8) Why would Red Hat want to be acquired by Microsoft? Would that pass the anti-monopoly department (or what's its name) of the US? If Red Hat would be acquired by Microsoft, then it would cease to exist. They don't want that (I think/hope).
      9) The Cell Processor does not exist yet. Not commercially, I mean. You shouldn't try to guess it's future. For a new and revolutionary processor you need a little more than performance. Think about POWER, Itanium, UltraSPARC, PA-RISC, Alpha, MIPS, etc. You need compatibility with what we have already (x86 CPU emulation), we need Windows running on that, we need a lot of things. We need chipsets, we need sound-cards, we need high performance NIC's and we need mature kernels. Although there are many mature kernels (Linux, *BSD, Windows NT/2k/XP/2k+3/etc.), the ports to this architecture don't have to be that stable.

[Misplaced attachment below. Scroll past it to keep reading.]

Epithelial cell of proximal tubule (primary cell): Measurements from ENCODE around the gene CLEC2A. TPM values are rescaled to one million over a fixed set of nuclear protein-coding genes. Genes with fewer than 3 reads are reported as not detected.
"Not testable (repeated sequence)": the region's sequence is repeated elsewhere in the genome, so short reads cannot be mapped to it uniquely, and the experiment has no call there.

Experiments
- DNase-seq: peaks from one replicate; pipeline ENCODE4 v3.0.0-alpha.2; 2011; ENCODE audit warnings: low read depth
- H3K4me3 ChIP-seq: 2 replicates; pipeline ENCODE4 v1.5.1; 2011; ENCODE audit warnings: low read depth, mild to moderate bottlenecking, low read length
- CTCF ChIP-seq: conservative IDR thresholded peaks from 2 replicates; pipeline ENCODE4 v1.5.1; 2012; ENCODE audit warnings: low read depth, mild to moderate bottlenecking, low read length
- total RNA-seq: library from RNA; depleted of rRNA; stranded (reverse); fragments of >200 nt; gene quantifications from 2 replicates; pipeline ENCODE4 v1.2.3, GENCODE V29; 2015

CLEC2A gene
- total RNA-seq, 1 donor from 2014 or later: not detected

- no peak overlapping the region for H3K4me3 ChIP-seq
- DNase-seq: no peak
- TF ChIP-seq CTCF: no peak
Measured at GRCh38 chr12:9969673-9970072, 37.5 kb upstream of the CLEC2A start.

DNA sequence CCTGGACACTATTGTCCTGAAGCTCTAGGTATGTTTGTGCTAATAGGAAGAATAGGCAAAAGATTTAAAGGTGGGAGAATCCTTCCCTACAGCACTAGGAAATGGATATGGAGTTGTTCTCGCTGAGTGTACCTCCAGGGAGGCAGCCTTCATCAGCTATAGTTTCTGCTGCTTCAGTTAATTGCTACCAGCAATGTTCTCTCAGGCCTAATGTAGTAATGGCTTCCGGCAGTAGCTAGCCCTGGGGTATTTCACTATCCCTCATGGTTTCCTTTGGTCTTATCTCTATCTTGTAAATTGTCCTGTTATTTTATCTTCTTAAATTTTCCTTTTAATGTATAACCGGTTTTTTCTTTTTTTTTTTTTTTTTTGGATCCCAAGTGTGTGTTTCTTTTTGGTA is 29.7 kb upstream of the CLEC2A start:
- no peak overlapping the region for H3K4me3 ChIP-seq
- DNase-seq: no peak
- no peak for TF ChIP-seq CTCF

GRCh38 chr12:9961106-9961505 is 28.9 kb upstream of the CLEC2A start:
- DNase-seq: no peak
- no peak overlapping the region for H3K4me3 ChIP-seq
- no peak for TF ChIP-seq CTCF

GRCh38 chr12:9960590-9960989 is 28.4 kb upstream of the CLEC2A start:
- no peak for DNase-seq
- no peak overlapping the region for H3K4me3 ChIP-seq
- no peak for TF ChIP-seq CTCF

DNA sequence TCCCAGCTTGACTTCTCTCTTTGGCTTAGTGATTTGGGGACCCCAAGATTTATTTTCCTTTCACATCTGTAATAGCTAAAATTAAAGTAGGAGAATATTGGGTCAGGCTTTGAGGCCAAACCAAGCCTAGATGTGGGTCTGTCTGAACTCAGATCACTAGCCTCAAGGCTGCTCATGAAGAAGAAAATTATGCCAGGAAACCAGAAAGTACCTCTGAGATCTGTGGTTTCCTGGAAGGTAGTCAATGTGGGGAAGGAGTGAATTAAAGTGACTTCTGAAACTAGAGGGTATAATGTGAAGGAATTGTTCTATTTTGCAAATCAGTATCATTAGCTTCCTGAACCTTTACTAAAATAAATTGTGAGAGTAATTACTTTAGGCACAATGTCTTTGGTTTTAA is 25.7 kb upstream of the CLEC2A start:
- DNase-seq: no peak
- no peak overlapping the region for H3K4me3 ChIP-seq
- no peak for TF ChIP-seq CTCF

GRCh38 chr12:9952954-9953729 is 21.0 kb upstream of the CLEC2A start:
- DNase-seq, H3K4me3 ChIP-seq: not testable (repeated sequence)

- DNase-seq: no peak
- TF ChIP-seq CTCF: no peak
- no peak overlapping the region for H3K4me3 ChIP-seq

I want stability not raw power. If I need more power I just go and buy myself some new CPU's and/or servers. A new CPU, or server, for that matter is not that expensive, if I don't waste the computing power.

      P.S.: Please try not to follow the rest of the US mass-media. You really love hot stories, even if they are not founded. It was only a few days ago that Newsweek, screwed up with that crappy, tabloid-style story, and made a complete mess in Afganistan.
      P.P.S.: Want more? Mail me!
      d3vi1
  • Pay Attention...